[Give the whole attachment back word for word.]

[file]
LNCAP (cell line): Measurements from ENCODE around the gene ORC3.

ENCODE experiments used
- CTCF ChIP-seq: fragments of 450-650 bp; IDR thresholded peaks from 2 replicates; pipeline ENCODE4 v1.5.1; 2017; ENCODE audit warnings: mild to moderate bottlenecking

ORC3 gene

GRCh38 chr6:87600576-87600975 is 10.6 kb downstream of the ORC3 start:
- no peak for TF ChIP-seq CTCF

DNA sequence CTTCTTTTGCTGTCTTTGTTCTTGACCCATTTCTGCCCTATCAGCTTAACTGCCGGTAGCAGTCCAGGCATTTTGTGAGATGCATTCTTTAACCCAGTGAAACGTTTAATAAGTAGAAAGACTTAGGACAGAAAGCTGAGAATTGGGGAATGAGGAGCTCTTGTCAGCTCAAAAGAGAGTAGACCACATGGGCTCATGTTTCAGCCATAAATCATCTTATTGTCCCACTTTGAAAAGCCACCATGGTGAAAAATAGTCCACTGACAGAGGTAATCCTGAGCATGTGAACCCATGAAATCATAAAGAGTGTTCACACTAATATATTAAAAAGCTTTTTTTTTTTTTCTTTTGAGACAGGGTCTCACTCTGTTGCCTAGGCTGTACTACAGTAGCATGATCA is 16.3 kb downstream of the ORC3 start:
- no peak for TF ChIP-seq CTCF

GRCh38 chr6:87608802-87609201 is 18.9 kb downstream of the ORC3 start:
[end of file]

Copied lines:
LNCAP (cell line): Measurements from ENCODE around the gene ORC3.

ENCODE experiments used
- CTCF ChIP-seq: fragments of 450-650 bp; IDR thresholded peaks from 2 replicates; pipeline ENCODE4 v1.5.1; 2017; ENCODE audit warnings: mild to moderate bottlenecking

ORC3 gene

GRCh38 chr6:87600576-87600975 is 10.6 kb downstream of the ORC3 start:
- no peak for TF ChIP-seq CTCF

DNA sequence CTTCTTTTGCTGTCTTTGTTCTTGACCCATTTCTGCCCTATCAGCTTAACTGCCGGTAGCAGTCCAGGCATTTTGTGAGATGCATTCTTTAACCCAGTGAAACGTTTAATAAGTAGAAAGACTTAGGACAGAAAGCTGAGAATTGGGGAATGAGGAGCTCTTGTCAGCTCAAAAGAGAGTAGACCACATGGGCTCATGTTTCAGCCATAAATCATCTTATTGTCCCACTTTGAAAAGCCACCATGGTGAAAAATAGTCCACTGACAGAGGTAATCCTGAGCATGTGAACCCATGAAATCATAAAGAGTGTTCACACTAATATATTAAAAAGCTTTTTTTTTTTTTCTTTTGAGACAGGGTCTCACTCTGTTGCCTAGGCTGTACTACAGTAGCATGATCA is 16.3 kb downstream of the ORC3 start:
- no peak for TF ChIP-seq CTCF

GRCh38 chr6:87608802-87609201 is 18.9 kb downstream of the ORC3 start: